of their Haitian gardener and his family. Suddenly, they are nowhere to be
seen. Once again, Ruby Cowling builds the tension in the story in an incredibly
skilled way: the torrential rain, the missing children, and the very unexpected
ending. Brilliant.

Human relations are a
topic that prevails across this collection of short stories. For me, the talent
of Ruby Cowling shines even more in the shorter stories. In “[SUPERFAR]”the atmosphere feels dangerously
current but also completely futuristic. With dashes of sci-fi the reader
becomes a witness to an odd and slightly uncomfortable exchange of cyber
messages as the two characters try to explain to one another the worlds they
live in. Is this virtual reality? Are these parallel worlds? Don’t be surprised
if this short story ends up being made into an episode of Black Mirror, it’s that good.

This Paradise offers an incredibly diverse range of topics, from luna moths, to everyday family life, odd encounters at massage parlours and more. There is something very refreshing about these short stories; they are original, current, entertaining, and relevant. Highly recommended.

This Paradise is published by Boiler House Press.




Book Review: Constellations, by Sinéad Gleeson

At the age of thirteen, Sinéad Gleeson found herself in pain: ‘The
synovial fluid in my left hip began to evaporate like rain. The bones ground
together, literally turning to dust’. She was diagnosed with monoarticular
arthritis and missed months of school, her teenage years marred by long stays
in hospital and numerous operations, including a major one to fuse her hip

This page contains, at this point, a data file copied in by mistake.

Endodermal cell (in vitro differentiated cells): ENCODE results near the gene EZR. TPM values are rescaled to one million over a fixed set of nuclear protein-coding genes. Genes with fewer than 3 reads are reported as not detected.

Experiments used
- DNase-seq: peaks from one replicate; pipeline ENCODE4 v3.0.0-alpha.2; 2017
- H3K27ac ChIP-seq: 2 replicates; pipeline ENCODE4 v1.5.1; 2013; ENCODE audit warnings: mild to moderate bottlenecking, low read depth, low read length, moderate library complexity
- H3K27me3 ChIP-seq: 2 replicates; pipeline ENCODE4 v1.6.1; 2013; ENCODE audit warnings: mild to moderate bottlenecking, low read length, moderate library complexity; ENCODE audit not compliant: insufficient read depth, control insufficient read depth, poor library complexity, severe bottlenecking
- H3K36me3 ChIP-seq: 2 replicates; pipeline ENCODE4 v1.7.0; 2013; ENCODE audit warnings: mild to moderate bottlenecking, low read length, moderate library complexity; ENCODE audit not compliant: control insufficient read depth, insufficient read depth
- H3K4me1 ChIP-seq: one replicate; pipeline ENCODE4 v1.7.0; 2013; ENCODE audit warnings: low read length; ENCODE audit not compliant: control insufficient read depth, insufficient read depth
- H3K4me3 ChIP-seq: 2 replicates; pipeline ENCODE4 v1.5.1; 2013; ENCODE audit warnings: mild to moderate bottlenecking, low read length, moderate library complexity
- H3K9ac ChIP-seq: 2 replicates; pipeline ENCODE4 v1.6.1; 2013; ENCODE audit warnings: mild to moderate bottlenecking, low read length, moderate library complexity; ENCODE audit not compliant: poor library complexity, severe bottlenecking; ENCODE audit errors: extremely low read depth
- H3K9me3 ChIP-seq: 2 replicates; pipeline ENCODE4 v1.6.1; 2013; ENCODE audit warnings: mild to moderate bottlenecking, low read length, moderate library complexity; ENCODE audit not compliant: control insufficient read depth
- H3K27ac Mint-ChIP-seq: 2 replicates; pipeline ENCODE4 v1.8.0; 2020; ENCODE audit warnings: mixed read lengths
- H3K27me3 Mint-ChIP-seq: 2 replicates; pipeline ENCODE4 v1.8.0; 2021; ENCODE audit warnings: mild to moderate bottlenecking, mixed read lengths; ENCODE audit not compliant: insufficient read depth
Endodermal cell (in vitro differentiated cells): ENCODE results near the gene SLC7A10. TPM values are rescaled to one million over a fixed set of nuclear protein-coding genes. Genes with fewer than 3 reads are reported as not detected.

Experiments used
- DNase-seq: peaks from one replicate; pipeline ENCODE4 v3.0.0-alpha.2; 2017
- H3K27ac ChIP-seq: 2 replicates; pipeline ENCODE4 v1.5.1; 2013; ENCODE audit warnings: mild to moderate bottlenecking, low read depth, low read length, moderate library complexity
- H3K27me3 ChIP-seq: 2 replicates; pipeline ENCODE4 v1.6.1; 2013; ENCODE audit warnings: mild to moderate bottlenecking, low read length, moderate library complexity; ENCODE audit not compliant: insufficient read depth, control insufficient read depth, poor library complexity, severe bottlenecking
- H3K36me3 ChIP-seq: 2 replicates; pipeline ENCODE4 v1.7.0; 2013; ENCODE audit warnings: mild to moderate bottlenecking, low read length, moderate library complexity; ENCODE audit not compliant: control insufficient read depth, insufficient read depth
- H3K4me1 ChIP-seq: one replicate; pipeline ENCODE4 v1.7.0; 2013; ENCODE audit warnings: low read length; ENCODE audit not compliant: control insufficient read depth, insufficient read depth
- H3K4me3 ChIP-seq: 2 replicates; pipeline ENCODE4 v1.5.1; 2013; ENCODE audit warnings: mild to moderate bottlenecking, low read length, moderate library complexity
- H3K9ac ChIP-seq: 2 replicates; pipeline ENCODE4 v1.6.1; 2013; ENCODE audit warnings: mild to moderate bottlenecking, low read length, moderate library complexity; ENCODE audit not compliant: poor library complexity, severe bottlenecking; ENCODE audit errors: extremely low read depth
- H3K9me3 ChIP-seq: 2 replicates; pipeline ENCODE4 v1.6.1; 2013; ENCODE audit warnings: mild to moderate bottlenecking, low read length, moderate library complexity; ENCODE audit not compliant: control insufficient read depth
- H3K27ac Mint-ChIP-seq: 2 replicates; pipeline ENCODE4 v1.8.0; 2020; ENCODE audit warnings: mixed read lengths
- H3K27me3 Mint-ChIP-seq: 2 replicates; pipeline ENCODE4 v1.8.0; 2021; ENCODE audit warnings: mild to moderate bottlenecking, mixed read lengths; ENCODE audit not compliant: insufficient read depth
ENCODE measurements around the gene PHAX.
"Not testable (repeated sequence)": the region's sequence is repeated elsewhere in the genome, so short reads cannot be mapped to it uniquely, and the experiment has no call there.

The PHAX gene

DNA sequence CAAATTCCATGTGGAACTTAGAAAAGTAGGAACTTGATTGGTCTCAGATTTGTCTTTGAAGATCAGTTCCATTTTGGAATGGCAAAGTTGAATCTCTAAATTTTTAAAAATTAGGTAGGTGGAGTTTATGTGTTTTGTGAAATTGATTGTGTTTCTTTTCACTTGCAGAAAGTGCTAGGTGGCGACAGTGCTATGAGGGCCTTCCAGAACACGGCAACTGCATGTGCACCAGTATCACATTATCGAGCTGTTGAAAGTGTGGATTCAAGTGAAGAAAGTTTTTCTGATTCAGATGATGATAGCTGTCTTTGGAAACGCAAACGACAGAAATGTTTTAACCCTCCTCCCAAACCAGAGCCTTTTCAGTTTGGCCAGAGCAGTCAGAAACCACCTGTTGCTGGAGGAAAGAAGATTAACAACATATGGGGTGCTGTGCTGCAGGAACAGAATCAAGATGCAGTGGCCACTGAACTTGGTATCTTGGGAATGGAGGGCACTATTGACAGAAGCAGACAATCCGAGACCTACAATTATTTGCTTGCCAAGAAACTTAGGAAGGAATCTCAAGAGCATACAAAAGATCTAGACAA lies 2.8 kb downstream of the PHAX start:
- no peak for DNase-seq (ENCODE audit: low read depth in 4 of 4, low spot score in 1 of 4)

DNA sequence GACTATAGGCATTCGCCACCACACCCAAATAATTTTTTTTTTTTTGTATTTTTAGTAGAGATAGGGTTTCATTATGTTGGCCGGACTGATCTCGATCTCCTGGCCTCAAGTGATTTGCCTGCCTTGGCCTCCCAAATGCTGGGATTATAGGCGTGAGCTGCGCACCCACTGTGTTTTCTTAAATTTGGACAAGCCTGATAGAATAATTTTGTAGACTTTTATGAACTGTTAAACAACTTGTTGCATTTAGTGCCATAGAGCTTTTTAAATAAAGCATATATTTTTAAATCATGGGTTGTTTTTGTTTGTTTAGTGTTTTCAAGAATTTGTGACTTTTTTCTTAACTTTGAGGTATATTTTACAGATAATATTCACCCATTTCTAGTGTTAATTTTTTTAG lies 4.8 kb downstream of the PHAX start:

joint together with metal plates. Then, at twenty-eight, six months after she
got married, she found out she had leukaemia. Although the outlook was bleak,
Gleeson promised her mother: ‘I’m not going to die. I’m going to write a book’.

Constellations is that book,
a collection of raw, beautifully charged, wide-ranging essays about living in
an imperfect body, specifically a female body in Ireland, where historically
women have been denied their right of corporeal self-governance. Gleeson knows
that ‘the patient is never in charge’, and one feels this is particularly the
case for women in an overwhelming male medical establishment.

When, as a ‘self-conscious girl’, Gleeson was made to wear a swimsuit
while being checked for scoliosis and cried from the shame, her doctor threw
her a towel and asked: ‘“There, is that better?”’ In one harrowing scene, she recalls
how a doctor took a saw to the cast running from her chest bone to her toe tips.
As ‘blade meets skin’ she feels ‘a scald of heat spreading’ but he tells her
she’s ‘overacting’. Her mother, unable to withstand her screams, is forced to
leave the room as ‘this man urges it on, like a horse in a race’. Years later,
after the difficult birth of her second baby, a male surgeon responds to her
complaint of terrible pain in her hips with the suggestion of ‘baby blues’.

Gleeson’s lens is close, intensely intimate, but devoid of self-pity. Her book – entitled Constellations for all the metal in her body, which she sees as artificial stars – is not a lament for her misfortune. Nor is it a triumphant account of recovery against all odds. It’s deeper and more interesting, a memoir of a body that radiates out to discuss politics, literature, art, science and history. Comparisons to fellow Irish writer Emilie Pine’s Notes to Self are inevitable: both books take in birth, death and grief, both writers are brave, wise and true. But Gleeson also sits alongside Maggie Nelson, Siri Hustvedt and Olivia Laing for the rigour of her debate and interrogation of ideas.  

In ‘A Wound Gives Off Its Own Light’, one of the most dazzling essays
in the collection, Gleeson explores the work of three women who transformed
their damaged bodies into art: Frida Kahlo, Lucy Grealy and Jo Spence. She
recalls finding Kahlo – who broke her pelvis, collarbone, ribs and leg in a bus